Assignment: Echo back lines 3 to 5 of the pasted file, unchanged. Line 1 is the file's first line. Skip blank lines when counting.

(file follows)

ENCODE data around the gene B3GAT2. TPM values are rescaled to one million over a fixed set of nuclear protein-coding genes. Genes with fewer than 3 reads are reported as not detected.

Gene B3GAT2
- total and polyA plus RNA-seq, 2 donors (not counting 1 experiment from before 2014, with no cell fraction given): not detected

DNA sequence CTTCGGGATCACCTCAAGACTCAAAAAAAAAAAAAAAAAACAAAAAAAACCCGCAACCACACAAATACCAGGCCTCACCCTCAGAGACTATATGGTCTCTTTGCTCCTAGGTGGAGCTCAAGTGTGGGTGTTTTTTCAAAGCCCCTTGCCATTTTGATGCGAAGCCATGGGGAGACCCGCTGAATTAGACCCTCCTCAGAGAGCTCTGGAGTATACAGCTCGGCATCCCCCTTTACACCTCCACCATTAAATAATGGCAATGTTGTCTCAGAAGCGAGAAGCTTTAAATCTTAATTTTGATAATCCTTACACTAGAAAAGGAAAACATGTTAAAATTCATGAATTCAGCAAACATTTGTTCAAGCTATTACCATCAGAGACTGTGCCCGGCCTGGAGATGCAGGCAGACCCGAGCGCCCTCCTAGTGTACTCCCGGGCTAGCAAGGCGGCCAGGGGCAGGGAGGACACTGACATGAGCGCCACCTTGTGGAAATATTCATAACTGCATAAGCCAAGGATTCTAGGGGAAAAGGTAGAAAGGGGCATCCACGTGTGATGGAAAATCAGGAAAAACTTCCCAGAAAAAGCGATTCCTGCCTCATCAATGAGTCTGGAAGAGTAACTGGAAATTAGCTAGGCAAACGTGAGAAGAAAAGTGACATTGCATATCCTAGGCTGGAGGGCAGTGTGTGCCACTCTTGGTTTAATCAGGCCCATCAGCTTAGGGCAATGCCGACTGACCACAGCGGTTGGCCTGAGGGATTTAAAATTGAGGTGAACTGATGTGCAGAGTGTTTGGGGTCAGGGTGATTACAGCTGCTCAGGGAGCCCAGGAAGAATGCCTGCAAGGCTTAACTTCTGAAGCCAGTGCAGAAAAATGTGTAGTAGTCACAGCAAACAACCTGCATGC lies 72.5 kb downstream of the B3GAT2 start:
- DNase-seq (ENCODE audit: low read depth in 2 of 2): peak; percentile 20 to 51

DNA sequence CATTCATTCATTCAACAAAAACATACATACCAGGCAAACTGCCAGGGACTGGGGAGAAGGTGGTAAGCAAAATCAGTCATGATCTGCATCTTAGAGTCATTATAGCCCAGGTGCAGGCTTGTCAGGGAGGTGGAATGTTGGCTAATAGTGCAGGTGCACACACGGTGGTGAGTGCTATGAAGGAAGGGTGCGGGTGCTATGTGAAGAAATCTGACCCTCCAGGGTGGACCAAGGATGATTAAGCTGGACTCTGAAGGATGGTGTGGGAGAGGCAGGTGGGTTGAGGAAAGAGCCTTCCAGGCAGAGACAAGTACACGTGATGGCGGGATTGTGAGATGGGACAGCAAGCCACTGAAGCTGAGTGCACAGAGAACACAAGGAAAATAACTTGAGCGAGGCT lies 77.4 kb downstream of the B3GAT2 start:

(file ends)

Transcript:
- total and polyA plus RNA-seq, 2 donors (not counting 1 experiment from before 2014, with no cell fraction given): not detected

DNA sequence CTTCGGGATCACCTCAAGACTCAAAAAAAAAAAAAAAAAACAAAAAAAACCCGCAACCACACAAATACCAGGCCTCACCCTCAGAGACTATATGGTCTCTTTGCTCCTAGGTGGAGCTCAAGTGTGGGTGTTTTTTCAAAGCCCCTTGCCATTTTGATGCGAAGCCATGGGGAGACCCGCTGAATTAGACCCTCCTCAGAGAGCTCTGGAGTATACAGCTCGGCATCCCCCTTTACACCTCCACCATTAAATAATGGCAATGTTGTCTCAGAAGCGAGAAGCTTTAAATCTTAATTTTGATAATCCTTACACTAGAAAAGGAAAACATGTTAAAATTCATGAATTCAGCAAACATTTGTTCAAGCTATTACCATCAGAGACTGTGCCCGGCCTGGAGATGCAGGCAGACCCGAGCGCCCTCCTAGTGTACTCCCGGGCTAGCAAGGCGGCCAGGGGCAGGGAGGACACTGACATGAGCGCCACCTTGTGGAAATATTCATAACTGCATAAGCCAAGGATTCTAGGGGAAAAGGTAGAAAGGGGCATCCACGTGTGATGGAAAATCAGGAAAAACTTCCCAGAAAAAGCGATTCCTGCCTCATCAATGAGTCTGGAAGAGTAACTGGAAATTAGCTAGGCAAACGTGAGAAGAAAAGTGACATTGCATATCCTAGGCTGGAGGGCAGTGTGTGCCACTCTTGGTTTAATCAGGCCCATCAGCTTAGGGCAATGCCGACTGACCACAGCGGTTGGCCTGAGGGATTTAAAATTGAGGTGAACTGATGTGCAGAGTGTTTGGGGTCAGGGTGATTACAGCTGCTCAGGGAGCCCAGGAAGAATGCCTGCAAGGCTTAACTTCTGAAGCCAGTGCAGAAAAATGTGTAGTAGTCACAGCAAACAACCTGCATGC lies 72.5 kb downstream of the B3GAT2 start:
- DNase-seq (ENCODE audit: low read depth in 2 of 2): peak; percentile 20 to 51